Director, Aditya Birla Group
Times of India
27 June 2007
Even after nearly 60 years of Independence, India is still not liberated enough. Though India has today captured the attention of the world, and is among the fastest growing economies, deep-rooted ancient beliefs continue to dominate our lives.
An overwhelming majority of Indians, rich or poor, long for a son because they believe that they can attain nirvana or go to heaven only when a son performs funeral rights. Yet another problem is that in our patriarchal social structure, barring Kerala, the family name is continued only through men.
This again puts a premium on the male child. Sons are also regarded as a form of social security. So a daughter is never as welcome as a son. Then there are issues of dowry. Investing in the education of a girl child is perceived as something that has no return.
These socio-cultural factors constrain women, more so in the rural and semi-urban areas, besides reinforcing a negative self-image.
Collectively, this outdated way of thinking puts a severe brake on the progress of the girl child. The falling sex ratio is indeed a cause for concern. What is most disheartening is that since the late 1970s, with the coming in of the technology for sex determination, things have gotten worse. Even though this is regarded as a criminal offence, it is done surreptitiously. Surprisingly the most prosperous pockets have the most awful sex ratio.
Take Punjab for instance — 793 girls for every 1,000 boys against the national figure of 927. South Delhi has a ratio of 760 girls to 1,000 boys, whereas for Delhi as a whole it is 865. In Mumbai, it is an uninspiring 898. Such imbalances have severe consequences on the social fabric of our country.
It is, however, heartening that the government is trying to bring down barriers against girls in education through various schemes such as the Kasturba Gandhi Balika Vidyalaya. The scheme addresses the issue of gender disparities in rural areas and among disadvantaged communities. These residential schools for girls from underprivileged sections are indeed a breakthrough in the education of the girl child.
The protection and care of the girl child is a challenge that calls for a four-pronged strategy. First, there must be strict enforcement of the pre-conception and pre-natal diagnostic technologies (PCPNDT) Regulation and Prevention of Misuse Act. We must make sure that offenders do not get away. Government and NGOs could work in close collaboration to help implementation of the law. There is also a dire need for legal literacy.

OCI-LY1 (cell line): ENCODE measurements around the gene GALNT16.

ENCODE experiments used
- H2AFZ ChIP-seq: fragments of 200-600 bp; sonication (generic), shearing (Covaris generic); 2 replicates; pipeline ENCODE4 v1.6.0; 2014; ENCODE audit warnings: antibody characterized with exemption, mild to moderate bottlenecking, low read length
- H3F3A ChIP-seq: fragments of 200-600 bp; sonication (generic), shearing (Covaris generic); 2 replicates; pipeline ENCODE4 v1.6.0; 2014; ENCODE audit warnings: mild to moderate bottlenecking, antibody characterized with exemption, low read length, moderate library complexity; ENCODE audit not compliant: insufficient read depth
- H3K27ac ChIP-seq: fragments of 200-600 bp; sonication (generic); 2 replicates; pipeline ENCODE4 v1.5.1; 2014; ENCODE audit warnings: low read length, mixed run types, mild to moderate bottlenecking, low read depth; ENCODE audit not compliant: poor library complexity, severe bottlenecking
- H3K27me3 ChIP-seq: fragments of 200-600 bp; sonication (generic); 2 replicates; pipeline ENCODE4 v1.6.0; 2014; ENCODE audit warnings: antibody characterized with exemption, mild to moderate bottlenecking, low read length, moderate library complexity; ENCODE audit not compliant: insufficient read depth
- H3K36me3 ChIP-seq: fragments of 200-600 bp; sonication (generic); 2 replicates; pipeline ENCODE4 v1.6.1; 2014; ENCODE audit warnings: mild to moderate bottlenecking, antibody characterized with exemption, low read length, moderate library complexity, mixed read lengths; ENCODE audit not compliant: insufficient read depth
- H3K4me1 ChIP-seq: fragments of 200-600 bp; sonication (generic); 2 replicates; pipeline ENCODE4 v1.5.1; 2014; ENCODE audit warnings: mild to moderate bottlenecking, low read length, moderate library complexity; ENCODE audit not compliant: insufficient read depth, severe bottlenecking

Second, through advocacy we can build public opinion and work towards a mass movement for stopping the practice of sex selection. We must express our absolute contempt and shame against such genocide. Punit Bedi, an obstetrician and specialist on foetal medicine, has said in a recent article, "More than 6 million female foetuses have been killed in 20 years. That is the number of Jews killed in the holocaust".
Third, enlist more women in all developmental programmes apart from education. Make them economically independent. Once they have disposable income, they will be seen in a different light. Today, a number of women are employed, but it is only the tip of the iceberg. This despite the government, through the national policy for the empowerment of women, endeavouring to create an environment for the development of women.
Fourth, promote youth icons and role models such as Sania Mirza, Sunita Williams, Barkha Dutt, Kiran Mazumdar-Shaw, Kiran Bedi, Condoleezza Rice, Mallika Sarabhai, Indra Nooyi and Meeran Borwankar, to name just a few. They are all achievers and they are all women. While they come from urban India, there are hundreds of women who have done remarkable work for tribals and village women.
The point is that nothing is impossible for women. More and more women must realise this. This can happen by changing societal attitudes and community practices through active participation.
Dr. Pragnya RamGroup Executive President, Corporate Communications & CSRAditya Birla Management Corporation Private LimitedAditya Birla Centre, 1st Floor, 'C' WingS.K. Ahire Marg, WorliMumbai 400 030.
91-22-6652 5000 /2499 5000
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